Bananas are an incredibly popular fruit — and it’s no wonder why. They’re convenient, versatile, and a staple ingredient in many cuisines worldwide.
Though bananas are a healthy, nutrient-dense snack, eating too many could be detrimental.
This article explores how many bananas you should eat per day.
Bananas are as delicious as they are convenient, but their nutritional value is what really makes them shine.
They’re a good source of several essential nutrients, including manganese, potassium, and vitamins C and B6.
A medium-sized, fresh banana (118 grams) provides the following nutrients:
- Calories: 105
- Carbs: 27 grams
- Fiber: 3 grams
- Fat: 0.3 grams
- Protein: 1 gram
- Vitamin C: 17% of the Daily Value (DV)
- Vitamin B6: 22% of the DV
- Potassium: 12% of the DV
- Manganese: 16% of the DV
- Magnesium: 8% of the DV
Bananas also contain various plant compounds that may reduce stress, inflammation, and your risk of chronic diseases.
The World Health Organization (WHO) recommends eating at least five servings of fruits and vegetables per day. Adding bananas to your routine is a great way to boost your intake of whole fruit and promote your overall health.
The vast majority of the calories in bananas come from carbs. They only provide negligible amounts of protein and fat.
In fact, protein and fat combined make up less than 8% of the total calorie content of a banana.
Protein is a major structural component of your body, and it’s needed for proper immune function, tissue repair, muscle building, and bone health.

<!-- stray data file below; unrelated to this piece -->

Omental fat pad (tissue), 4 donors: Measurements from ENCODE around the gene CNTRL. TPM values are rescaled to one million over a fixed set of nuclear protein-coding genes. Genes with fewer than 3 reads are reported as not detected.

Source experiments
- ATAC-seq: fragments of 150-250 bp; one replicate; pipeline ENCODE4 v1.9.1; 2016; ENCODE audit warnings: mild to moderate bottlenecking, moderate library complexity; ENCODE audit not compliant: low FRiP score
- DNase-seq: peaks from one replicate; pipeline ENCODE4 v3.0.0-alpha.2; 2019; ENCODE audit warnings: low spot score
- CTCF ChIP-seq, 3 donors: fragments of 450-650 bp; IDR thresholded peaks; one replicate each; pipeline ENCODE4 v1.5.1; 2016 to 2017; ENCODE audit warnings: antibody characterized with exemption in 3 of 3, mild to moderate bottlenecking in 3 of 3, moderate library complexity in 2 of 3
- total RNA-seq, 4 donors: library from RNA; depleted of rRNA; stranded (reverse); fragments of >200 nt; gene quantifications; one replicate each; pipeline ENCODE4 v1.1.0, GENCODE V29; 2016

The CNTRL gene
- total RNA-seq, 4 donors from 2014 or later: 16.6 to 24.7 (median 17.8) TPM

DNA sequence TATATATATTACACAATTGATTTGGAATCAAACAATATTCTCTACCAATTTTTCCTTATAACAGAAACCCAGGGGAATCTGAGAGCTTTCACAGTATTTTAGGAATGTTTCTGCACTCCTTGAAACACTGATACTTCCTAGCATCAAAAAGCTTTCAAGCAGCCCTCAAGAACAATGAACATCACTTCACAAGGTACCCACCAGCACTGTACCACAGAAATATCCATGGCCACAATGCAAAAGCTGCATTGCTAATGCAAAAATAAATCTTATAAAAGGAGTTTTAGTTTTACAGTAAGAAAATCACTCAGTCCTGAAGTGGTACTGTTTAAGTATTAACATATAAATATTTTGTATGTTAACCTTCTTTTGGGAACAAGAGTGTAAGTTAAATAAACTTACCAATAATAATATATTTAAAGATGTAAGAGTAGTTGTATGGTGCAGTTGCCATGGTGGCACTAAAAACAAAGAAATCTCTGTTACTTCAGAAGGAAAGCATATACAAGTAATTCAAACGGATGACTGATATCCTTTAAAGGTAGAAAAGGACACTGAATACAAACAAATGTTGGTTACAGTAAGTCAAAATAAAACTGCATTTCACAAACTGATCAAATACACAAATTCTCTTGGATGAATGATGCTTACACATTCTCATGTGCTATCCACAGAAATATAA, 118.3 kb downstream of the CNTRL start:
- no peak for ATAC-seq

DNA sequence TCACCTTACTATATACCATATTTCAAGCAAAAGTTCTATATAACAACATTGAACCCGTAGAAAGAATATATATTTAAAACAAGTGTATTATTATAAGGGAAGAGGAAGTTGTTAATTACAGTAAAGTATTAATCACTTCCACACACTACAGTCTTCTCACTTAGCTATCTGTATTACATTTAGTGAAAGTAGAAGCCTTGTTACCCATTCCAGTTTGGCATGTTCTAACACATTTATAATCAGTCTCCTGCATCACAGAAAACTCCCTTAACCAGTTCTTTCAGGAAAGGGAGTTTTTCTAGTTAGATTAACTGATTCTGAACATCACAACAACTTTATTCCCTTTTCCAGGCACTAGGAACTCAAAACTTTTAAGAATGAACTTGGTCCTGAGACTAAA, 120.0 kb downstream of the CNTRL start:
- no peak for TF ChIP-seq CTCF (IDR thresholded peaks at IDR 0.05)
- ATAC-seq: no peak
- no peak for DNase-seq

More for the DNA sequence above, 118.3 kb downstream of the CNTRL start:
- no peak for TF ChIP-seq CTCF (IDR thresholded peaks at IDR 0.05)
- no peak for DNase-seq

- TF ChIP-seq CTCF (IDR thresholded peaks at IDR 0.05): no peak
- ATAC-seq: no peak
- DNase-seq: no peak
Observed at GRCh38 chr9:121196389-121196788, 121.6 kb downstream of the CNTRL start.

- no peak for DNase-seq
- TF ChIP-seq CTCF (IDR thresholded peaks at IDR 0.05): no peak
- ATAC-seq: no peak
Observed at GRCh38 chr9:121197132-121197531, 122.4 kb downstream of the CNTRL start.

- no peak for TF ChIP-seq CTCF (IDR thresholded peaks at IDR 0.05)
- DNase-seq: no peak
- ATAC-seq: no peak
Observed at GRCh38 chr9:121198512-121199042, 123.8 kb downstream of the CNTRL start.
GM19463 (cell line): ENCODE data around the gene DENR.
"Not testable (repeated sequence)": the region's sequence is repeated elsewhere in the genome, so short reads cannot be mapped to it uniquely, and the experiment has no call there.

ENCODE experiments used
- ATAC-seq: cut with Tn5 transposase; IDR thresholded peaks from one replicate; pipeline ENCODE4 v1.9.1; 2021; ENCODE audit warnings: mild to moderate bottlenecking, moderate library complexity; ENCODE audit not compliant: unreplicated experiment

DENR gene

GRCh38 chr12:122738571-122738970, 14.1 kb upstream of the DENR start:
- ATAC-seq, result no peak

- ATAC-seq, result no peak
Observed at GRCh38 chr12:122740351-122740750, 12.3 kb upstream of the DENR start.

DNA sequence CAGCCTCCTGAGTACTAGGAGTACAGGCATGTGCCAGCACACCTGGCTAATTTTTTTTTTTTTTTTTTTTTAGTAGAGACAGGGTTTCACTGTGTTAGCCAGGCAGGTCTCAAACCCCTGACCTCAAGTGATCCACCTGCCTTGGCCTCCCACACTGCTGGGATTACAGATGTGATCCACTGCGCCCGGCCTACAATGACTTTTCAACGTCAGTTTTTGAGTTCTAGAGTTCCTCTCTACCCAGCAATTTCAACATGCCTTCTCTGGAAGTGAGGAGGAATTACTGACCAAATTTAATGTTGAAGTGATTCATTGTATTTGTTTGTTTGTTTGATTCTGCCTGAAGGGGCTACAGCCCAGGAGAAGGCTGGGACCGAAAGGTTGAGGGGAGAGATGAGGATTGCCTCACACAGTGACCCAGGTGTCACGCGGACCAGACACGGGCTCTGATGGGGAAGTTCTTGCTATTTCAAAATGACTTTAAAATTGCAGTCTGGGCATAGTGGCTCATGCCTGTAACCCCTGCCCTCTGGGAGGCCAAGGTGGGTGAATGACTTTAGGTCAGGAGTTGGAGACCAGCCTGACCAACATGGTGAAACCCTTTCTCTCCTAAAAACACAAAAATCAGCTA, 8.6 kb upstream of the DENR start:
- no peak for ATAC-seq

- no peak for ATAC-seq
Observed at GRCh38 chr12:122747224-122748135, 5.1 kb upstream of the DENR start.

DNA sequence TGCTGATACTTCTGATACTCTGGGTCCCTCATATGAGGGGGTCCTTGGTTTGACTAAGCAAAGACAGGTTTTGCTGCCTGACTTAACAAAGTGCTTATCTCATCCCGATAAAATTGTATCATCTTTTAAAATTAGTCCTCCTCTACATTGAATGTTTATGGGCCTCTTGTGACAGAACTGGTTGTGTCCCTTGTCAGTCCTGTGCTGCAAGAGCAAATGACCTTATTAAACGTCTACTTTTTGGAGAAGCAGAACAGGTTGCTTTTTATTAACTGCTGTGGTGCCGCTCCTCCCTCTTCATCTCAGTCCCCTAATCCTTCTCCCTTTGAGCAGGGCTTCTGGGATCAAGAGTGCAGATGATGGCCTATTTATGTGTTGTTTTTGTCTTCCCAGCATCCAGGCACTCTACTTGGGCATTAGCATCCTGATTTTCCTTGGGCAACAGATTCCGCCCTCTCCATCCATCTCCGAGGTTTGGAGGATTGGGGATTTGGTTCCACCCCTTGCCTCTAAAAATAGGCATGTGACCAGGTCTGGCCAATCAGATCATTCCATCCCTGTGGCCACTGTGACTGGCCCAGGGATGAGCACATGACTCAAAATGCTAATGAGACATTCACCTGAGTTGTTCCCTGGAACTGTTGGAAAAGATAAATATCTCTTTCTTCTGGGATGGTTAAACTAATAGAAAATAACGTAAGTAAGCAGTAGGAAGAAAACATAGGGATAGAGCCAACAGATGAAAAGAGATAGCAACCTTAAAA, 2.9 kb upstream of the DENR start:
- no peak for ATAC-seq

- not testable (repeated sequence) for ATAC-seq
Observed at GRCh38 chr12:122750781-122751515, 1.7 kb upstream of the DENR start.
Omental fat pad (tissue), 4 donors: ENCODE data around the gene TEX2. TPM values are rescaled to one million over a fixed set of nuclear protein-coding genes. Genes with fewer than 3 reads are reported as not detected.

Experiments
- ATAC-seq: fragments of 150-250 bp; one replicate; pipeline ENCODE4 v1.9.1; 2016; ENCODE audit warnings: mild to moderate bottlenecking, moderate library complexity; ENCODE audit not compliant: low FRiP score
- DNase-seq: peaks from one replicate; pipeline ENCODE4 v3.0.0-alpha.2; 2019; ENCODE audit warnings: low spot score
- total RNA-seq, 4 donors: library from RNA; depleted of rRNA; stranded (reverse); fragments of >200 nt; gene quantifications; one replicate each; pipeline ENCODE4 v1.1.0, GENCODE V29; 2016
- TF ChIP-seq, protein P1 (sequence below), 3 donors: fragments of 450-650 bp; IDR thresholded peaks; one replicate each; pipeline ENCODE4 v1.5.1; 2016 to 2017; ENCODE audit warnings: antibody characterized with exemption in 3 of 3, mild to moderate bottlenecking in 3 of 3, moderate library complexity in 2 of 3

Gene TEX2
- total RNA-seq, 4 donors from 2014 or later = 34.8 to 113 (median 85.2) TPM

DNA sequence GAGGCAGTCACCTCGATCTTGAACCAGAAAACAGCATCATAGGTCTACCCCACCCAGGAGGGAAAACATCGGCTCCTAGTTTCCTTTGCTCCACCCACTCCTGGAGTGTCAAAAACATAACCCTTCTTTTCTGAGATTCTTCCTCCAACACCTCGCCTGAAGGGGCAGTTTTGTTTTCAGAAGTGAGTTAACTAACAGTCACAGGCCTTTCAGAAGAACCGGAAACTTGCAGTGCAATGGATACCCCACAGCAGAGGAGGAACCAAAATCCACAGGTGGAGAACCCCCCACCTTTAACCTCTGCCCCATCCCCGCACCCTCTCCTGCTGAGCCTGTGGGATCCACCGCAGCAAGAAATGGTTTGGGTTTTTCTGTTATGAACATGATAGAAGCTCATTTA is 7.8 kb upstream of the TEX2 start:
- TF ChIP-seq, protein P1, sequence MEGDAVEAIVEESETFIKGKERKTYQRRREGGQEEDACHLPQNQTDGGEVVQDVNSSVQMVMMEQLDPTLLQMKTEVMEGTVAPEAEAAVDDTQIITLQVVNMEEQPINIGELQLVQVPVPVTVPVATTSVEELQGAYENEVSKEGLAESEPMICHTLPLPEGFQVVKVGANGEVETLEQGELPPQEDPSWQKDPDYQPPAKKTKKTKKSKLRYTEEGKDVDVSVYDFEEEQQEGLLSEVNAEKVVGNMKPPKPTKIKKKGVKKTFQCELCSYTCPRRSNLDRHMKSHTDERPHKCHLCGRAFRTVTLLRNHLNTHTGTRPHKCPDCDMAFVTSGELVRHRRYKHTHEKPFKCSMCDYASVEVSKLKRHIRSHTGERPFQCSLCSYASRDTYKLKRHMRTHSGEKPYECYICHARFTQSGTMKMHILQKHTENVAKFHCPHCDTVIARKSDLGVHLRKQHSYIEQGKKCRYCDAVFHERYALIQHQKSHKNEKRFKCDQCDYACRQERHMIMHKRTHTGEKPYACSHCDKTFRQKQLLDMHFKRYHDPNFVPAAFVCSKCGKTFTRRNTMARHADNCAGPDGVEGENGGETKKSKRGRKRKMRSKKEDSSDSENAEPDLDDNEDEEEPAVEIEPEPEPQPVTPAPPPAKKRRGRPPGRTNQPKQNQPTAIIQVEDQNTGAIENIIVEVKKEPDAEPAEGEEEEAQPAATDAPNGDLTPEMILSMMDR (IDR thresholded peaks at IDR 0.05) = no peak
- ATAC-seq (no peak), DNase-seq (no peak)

Meanwhile, fats provide energy, assist with the absorption of fat-soluble nutrients, and play a role in hormone production and brain health.
Because bananas lack these vital nutrients, they don’t hold up well on their own as a nutritionally complete meal.
If a banana is your usual go-to snack, consider pairing it with a source of healthy fat and protein, such as peanut butter, a handful of walnuts, or a boiled egg, to make it more nutritionally balanced.
Bananas are a healthy addition to almost any diet, but too much of any single food — including bananas — could do more harm than good.
Bananas are not typically considered a high-calorie food. However, if your banana habit is causing you to eat more calories than your body needs, it could lead to unhealthy weight gain.
Additionally, over 90% of the calories in bananas come from carbs
In unripe or green bananas, the main source of carbs comes from starch. As the fruit ripens, the starch converts to sugar. Thus, by the time your banana is ripe enough to eat, a large proportion of the calories may be coming from sugar.
Additionally, eating too many bananas may lead to nutrient deficiencies, especially if you’re not making room for foods that contain the nutrients bananas are lacking, such as protein, fat, calcium, vitamin D, and iron.
Balance and variety are hallmarks of a healthy diet.
Your body is a complex system that requires many types of nutrients to function properly. The best way to ensure you’re getting everything your body needs is to eat an assortment of foods from each food group.
There is no specific number of bananas that automatically makes them good or bad. It really depends on your unique calorie and nutrient needs.
In theory, you could eat as many bananas as you want, as long as you’re not over-consuming calories, displacing other foods and nutrients that your body needs, or harming your health in other ways.
That said, one to two bananas per day would likely be considered a moderate intake for most healthy people.
Don’t forget to include a variety of other nutrient-dense fruits, vegetables, lean proteins, and healthy fats.
Bananas are one of the most popular fruits in the world.
They’re full important nutrients, but eating too many could end up doing more harm than good.
Too much of any single food may contribute to weight gain and nutrient deficiencies.
One to two bananas per day is considered a moderate intake for most healthy people.
Be sure to eat this fruit as part of a balanced diet that provides all the nutrients your body needs.